Here are two truths that I have come to realize. 1) There are people out there with a natural affinity for finding mushrooms. You will know these people when you happen upon them, because at some point in the conversation, they will not be able to control themselves, and they will tell you about the massive morel supply they scored the previous day. When they go hiking, they practically trip over puffballs and hen-of-the-woods. If physics allowed for the sparkle in their eye to be mushroom-shaped, it would be. 2) I am not one of these people.
To explain how I learned this, we need to back up a step, to my birthday last month. My friend Mignon gave me a mushroom box from Back to the Roots, out of which you can grow your own delicious fungi. It was a lovely gift, and one that filled me with trepidation, since Jason and I had bungled a similar gift a couple years ago. Twice. But this one did feature smiling children, oohing and aahing over their mushrooms, on the back of the box, which boosted my confidence. I can do most, if not all, of the things a four-year-old can do. And yet, when I found myself balancing cat food cans in order to anchor a wobbly and submerged bag of peat, I had little hope that this experiment would actually work.
Beer Club Apparel by Kate: eyes down here, fellas!
Ingredients: Ladies (three or more), Beer, Snacks
Step 1) Get a beer. Get it in a good beer bar. And preferably one where they know you by name. The bar my friend Kate and I go to is one door down from my bookstore. This makes it both very convenient and very dangerous. They usually have a good selection of bottled craft beers as well as some exotic cocktails including the Gin Basil (which is also very dangerous). After my first beer, the delightful Baba from Uinta, I begin to feel a certain largesse and order this beautiful, basil-flecked martini, shaken exactly 100 times before strained into my glass. “Llalan, can I get you another Gin Basil?”
Step 2) Stick with ordering beer and discuss the purpose of your beer club. We start a list. We’re good at lists.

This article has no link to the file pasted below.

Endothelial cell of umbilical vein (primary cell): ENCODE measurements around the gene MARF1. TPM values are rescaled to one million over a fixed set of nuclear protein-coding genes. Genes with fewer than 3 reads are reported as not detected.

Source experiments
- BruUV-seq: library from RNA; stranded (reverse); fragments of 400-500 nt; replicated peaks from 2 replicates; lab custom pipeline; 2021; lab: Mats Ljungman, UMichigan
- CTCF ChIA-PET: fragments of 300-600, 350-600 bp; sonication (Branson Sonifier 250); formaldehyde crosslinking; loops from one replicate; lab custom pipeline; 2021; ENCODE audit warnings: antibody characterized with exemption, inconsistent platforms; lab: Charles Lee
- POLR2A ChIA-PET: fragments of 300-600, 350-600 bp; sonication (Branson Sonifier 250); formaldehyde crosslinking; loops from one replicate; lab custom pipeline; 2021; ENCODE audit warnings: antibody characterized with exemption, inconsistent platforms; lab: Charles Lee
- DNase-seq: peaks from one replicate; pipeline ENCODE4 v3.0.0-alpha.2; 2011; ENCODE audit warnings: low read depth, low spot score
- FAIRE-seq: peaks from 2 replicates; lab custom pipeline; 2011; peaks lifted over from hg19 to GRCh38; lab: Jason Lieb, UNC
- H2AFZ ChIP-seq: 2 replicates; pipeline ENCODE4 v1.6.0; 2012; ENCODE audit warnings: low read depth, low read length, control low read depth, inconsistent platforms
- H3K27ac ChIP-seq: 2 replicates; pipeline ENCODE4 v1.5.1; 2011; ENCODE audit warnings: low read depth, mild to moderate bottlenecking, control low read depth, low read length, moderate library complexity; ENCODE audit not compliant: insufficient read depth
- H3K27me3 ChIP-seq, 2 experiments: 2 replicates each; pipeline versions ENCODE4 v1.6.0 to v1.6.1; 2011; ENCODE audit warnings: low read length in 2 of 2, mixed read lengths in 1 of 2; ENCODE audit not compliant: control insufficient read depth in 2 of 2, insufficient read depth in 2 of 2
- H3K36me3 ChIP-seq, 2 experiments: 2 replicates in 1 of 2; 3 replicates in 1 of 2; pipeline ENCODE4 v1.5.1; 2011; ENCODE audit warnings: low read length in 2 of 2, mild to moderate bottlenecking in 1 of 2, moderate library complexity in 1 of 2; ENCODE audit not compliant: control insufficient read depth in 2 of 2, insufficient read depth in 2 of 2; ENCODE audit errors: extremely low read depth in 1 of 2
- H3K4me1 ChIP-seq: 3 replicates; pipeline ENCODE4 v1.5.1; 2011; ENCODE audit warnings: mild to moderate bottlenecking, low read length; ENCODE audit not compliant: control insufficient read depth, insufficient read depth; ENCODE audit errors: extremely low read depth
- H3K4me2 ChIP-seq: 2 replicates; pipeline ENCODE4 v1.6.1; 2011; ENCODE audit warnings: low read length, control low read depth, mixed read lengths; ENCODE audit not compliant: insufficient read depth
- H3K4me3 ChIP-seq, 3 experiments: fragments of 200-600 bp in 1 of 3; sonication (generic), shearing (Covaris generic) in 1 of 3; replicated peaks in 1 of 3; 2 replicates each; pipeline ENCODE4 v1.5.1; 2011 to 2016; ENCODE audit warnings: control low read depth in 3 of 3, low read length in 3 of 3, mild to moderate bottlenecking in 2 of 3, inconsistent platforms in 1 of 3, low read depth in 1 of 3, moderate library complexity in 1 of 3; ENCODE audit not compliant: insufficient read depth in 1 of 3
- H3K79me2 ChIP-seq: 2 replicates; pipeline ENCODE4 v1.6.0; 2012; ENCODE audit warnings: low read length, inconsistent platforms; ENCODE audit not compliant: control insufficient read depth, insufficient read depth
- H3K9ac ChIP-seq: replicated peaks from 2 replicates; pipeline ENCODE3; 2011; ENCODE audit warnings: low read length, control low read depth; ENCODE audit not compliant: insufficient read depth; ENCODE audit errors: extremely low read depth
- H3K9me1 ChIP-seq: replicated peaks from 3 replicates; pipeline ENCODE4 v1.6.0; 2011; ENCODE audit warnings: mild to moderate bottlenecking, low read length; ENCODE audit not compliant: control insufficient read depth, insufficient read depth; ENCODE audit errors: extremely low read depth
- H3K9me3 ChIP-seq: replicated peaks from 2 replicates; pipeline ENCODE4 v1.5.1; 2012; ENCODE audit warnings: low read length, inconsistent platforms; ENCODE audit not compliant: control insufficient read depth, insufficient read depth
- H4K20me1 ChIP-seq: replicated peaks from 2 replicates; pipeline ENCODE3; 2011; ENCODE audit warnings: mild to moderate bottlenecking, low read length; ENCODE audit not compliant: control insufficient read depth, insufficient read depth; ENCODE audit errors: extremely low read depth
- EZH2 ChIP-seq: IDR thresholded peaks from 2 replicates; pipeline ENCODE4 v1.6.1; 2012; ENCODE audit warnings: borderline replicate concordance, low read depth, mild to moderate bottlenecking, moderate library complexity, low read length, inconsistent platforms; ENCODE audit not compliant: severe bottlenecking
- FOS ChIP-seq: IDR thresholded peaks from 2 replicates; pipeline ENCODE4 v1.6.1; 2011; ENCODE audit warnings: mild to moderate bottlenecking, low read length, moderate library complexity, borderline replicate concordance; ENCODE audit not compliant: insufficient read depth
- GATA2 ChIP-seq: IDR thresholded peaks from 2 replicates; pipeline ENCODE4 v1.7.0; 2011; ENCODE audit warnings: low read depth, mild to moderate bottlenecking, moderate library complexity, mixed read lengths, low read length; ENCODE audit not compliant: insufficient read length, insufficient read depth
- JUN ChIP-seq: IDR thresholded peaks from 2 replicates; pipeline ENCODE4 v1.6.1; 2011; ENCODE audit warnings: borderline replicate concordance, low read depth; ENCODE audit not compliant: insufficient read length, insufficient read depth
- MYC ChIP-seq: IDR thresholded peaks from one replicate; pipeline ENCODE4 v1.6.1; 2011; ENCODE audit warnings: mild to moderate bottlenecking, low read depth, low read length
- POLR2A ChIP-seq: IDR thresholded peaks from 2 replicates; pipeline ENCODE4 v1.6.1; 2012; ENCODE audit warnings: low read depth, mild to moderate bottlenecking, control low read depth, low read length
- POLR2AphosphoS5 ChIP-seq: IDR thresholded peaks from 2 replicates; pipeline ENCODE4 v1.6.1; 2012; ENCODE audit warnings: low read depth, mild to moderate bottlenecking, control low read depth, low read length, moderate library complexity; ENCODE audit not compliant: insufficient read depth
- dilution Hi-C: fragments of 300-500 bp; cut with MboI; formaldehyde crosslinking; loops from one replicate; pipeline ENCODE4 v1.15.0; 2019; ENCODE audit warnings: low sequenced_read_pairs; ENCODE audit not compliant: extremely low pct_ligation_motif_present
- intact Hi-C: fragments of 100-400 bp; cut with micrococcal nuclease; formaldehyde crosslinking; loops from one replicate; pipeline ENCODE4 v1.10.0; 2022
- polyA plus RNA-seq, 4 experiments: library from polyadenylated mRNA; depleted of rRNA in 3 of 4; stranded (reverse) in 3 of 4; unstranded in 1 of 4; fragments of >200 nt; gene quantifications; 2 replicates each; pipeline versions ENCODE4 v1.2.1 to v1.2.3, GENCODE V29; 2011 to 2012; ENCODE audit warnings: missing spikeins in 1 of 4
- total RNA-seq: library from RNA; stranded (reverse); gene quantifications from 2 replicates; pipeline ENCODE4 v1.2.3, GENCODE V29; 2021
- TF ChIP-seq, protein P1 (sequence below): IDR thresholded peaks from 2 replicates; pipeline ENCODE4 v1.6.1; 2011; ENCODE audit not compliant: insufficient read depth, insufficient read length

Drink good beer
Try new beer
Discuss said beer
Do all of the above in the company of good women
Tighten our relationships with said good women
Every club worth its weight in Gin Basils has a mission statement that makes it sound important, so here we go: We strive to explore the world of beer and spread the culture of beer within the context of an open and friendly environment of women only, to preserve the historical context of the beverage and minimize the incidents of mansplaining. Continue reading →
For those days when a t-shirt is simply not enough.
It’s been a slow blog week, dear readers, but I swear we have a good excuse. We were recovering from another fun year at Bonnaroo, where Jack White and Neutral Milk Hotel rocked my socks off. And while, sadly, the primitive skills guy was not there this year to impart his wisdom on mystical fox goodies, food was never far from my mind.
If there was one dominant theme in the t-shirts I saw people wearing at the festival, it was definitely…kittens. (Jason spotted two different kitten/Jaws poster spoofs, one that said Paws! and one that said Claws!). But taking a close second place were food-themed t-shirts of many flavors. And so today, let’s look at the ways you can let your foodie flag fly with your choice of garment. (I’ll link the photos to where you can buy these beauties, in case you want to bolster your summer wardrobe.)
Bonnaroo prides itself on its politically engaged audience. For instance, I saw a pretty awesome “Stand Up for Your Food” shirt at the festival, which I coveted but have not yet been able to find online. Anyway, why not make a statement with your tee, whether your opinions run toward supporting local farmers or force-feeding more geese?